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North York Civic Centre


North York Civic Centre

North York Civic Centre
General information
Location Toronto, Ontario, Canada
Construction started 1975
Completed 1979
Inaugurated 1979
Owner City of Toronto
Technical details
Floor count 7
Design and construction
Architect Adamson Architects
Awards and prizes Governor General's Medal for Architecture 1982

The North York Civic Centre is a building that once served as the city hall for the former City of North York, Ontario, Canada.

Designed by Adamson Associates Architects, the building is located on Yonge Street north of Sheppard Avenue, and features Mel Lastman Square along the Yonge Street frontage. The construction of the building was intended to act as a catalyst for the development of the "North York City Centre", a downtown area for the formerly suburban North York. The building received The Governor General's Medal for Architecture in 1982.

With municipal amalgamation, North York is now part of the City of Toronto, and the building no longer serves as a city hall. Today, the building is home to the North York Community Council and a number of local municipal departments and services. Opposite the Civic Centre is the North York Central branch of the Toronto Public Library.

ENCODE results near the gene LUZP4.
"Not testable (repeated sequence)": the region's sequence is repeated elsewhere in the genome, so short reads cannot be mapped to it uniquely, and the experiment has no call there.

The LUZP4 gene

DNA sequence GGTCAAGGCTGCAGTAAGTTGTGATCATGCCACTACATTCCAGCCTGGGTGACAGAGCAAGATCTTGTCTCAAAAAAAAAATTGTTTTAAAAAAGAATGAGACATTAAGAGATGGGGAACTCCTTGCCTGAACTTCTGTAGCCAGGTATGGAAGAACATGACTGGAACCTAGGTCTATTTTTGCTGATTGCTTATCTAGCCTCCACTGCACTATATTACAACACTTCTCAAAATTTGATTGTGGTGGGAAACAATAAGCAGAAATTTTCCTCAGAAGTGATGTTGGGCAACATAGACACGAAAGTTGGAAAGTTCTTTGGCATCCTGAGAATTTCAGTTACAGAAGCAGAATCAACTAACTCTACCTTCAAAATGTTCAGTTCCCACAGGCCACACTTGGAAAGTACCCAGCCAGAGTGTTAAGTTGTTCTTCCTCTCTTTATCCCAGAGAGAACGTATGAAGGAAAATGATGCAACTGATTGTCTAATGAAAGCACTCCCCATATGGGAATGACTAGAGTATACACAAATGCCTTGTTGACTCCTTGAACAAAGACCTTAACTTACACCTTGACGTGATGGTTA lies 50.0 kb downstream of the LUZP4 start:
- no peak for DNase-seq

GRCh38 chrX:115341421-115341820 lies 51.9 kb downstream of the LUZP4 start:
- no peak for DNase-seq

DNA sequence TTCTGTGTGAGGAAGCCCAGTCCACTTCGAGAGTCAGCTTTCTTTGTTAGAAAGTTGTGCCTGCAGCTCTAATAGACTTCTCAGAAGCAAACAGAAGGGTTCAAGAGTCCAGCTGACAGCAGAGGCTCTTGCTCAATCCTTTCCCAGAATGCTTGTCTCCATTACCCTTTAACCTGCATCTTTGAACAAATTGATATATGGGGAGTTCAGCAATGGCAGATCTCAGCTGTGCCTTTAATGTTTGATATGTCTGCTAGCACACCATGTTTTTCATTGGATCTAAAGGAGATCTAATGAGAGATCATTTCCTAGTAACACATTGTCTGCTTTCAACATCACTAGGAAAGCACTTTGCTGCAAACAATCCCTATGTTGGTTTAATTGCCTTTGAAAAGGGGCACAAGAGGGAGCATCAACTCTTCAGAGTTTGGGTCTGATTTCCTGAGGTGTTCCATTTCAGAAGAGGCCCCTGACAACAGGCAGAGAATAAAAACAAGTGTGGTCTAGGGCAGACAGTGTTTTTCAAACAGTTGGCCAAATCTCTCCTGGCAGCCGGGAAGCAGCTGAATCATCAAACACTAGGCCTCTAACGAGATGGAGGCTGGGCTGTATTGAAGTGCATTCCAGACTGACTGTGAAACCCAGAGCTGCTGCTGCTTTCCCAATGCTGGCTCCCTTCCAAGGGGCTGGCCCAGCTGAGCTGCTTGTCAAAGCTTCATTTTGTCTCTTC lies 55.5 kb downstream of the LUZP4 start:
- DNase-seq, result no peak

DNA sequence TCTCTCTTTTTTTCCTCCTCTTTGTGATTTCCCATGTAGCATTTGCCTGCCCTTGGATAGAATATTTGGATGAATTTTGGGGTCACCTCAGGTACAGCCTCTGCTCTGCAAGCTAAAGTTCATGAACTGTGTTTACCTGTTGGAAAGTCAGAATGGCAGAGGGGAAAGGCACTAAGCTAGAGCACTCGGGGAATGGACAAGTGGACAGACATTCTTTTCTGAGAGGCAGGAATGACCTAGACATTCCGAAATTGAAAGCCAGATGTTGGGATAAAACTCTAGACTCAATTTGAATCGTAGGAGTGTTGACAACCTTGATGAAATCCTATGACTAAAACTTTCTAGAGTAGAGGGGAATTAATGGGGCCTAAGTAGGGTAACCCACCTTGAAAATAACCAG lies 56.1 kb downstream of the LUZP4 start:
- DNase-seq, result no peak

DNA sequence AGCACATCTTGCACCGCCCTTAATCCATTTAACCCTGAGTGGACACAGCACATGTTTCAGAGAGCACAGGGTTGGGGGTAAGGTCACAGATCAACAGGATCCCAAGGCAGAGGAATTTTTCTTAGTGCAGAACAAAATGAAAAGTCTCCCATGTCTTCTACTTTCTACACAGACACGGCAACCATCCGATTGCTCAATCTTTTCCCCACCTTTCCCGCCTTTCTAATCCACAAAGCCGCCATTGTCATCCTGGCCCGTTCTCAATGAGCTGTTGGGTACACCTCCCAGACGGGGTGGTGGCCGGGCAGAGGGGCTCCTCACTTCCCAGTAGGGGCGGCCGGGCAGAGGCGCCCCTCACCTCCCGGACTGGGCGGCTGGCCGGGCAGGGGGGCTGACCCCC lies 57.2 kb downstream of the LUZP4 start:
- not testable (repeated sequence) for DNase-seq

The Civic Centre is served by the Toronto Transit Commission's North York Centre subway station (opened in 1987).

Previous Municipal Offices

  • Temporary home for council meetings at Brown (Willowdale) School and Golden Lion Hotel 1922
  • 1st North York Township Office 5145 Yonge Street (at Empress Avenue) 1923-1956; 2 storey American colonial building was built by Murray Brown with additions added in the 1940s; re-purposed as courthouse and other civic uses, partially demolished in 1989 (partial facade rebuilt in Empress Walk[1]
  • North York Township/Borough Office 5000 Yonge Street Burnett Avenue 1956-1975; 3 storey building was built by Sproatt & Rolph and awarded the Massey Medal for Architecture in 1958;[2] site sold in 1975 and later as site of North York Performing Arts Centre[3]

See also


  1. ^
  2. ^
  3. ^
Preceded by
North York City Hall
Succeeded by
Toronto City Hall

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